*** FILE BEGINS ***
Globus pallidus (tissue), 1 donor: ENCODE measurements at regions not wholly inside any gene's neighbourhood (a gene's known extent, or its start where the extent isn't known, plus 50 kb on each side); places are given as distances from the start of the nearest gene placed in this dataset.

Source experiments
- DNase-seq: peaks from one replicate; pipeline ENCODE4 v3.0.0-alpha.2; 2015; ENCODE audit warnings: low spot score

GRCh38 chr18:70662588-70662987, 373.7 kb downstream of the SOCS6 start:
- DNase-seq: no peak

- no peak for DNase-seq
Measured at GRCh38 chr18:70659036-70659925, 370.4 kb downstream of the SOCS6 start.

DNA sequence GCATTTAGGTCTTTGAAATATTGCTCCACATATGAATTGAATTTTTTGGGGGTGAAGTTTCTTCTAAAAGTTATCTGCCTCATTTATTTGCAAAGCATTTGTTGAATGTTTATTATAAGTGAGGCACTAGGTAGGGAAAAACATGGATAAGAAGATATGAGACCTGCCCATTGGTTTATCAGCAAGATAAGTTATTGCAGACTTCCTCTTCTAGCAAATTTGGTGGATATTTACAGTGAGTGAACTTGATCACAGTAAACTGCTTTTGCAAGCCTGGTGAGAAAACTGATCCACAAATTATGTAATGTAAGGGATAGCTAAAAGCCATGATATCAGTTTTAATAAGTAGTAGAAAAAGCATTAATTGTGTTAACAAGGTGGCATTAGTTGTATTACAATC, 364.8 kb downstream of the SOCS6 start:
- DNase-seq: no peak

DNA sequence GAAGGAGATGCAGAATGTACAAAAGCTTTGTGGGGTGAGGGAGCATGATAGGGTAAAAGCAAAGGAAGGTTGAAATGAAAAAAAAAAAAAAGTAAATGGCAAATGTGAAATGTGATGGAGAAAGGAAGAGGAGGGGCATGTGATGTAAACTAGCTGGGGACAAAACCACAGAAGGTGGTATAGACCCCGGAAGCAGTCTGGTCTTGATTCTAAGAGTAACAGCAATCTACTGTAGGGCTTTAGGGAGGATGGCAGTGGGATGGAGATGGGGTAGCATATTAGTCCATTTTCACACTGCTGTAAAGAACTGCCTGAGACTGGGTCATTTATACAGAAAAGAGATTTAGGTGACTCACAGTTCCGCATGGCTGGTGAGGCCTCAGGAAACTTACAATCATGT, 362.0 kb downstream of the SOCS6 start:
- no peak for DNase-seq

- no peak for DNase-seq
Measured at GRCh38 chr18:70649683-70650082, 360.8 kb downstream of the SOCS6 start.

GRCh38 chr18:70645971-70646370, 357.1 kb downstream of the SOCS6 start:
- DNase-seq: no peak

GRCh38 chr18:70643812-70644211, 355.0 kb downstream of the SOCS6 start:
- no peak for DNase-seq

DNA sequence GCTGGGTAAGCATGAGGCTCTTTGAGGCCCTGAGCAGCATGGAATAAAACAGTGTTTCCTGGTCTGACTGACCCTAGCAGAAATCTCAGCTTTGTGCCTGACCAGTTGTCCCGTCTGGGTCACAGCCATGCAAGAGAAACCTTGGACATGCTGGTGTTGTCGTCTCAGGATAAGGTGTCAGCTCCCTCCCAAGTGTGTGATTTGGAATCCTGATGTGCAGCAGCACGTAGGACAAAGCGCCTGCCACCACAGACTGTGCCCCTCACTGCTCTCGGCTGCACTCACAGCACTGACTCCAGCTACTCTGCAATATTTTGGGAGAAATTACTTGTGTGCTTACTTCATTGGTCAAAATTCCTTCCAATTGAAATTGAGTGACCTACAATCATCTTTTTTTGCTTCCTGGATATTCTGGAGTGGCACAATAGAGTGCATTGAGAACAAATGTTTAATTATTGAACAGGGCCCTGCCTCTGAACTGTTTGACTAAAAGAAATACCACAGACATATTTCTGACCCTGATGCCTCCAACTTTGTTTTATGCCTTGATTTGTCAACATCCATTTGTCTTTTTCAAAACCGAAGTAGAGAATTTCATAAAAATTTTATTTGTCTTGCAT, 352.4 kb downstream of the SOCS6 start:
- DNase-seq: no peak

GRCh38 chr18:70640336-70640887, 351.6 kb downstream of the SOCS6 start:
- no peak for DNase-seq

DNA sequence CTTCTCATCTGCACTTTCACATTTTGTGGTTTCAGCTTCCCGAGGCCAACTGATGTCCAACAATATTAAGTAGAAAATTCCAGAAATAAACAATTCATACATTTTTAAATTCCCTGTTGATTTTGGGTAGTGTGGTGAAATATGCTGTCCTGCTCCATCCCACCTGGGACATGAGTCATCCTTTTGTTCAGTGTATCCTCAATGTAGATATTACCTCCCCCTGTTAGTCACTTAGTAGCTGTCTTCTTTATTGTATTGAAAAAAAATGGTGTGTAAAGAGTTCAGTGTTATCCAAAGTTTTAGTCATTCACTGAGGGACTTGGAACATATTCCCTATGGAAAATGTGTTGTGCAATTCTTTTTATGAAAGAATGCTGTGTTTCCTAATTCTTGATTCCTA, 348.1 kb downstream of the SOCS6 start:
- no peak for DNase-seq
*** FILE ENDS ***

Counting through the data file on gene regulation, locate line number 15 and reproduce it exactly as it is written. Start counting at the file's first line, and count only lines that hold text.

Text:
- DNase-seq: no peak